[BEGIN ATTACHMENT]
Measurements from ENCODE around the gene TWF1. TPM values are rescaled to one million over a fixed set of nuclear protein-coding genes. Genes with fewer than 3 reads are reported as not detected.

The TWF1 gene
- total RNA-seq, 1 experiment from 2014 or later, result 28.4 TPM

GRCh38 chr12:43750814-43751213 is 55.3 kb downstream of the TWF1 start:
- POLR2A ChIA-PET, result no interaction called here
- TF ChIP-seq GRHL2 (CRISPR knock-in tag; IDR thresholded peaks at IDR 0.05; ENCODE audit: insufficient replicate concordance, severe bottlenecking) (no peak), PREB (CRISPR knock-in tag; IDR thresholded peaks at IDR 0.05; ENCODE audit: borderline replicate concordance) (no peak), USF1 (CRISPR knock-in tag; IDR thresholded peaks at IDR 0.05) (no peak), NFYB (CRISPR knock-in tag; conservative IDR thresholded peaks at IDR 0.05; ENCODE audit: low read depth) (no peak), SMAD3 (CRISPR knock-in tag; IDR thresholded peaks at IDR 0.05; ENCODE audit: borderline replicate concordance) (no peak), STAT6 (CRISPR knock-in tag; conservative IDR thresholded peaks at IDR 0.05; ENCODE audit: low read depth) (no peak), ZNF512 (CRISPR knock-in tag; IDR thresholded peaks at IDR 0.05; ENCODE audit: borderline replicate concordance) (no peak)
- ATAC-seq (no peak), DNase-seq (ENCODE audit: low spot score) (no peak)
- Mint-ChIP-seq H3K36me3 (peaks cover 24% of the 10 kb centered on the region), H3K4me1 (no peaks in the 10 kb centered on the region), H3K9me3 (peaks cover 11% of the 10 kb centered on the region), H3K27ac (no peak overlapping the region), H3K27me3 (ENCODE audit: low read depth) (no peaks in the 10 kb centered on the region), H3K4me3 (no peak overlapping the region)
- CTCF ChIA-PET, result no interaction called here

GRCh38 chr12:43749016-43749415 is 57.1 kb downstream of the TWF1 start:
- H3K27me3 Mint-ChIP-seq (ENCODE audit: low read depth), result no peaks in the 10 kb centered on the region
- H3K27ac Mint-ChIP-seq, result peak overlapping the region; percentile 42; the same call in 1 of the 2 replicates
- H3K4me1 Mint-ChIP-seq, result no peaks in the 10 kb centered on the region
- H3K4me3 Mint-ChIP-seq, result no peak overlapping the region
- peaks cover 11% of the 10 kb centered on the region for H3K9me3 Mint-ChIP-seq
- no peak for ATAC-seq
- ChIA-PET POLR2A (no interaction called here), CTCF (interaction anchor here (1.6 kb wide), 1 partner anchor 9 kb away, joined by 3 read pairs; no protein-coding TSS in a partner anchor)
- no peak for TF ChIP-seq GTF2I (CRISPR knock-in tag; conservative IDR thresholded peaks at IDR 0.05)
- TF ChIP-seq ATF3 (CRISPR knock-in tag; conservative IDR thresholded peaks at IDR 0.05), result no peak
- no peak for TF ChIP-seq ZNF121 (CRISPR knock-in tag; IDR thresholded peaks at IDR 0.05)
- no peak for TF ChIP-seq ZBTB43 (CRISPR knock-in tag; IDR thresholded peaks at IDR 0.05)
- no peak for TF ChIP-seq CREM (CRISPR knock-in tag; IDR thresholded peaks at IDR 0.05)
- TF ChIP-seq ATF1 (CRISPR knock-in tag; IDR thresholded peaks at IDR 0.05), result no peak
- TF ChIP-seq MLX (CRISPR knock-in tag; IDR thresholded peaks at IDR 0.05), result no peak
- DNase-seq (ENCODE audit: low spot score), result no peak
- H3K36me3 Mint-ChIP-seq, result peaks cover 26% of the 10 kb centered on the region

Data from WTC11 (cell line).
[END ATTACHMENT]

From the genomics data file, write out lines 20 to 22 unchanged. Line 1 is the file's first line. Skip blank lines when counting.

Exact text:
- no peak for TF ChIP-seq ZNF121 (CRISPR knock-in tag; IDR thresholded peaks at IDR 0.05)
- no peak for TF ChIP-seq ZBTB43 (CRISPR knock-in tag; IDR thresholded peaks at IDR 0.05)
- no peak for TF ChIP-seq CREM (CRISPR knock-in tag; IDR thresholded peaks at IDR 0.05)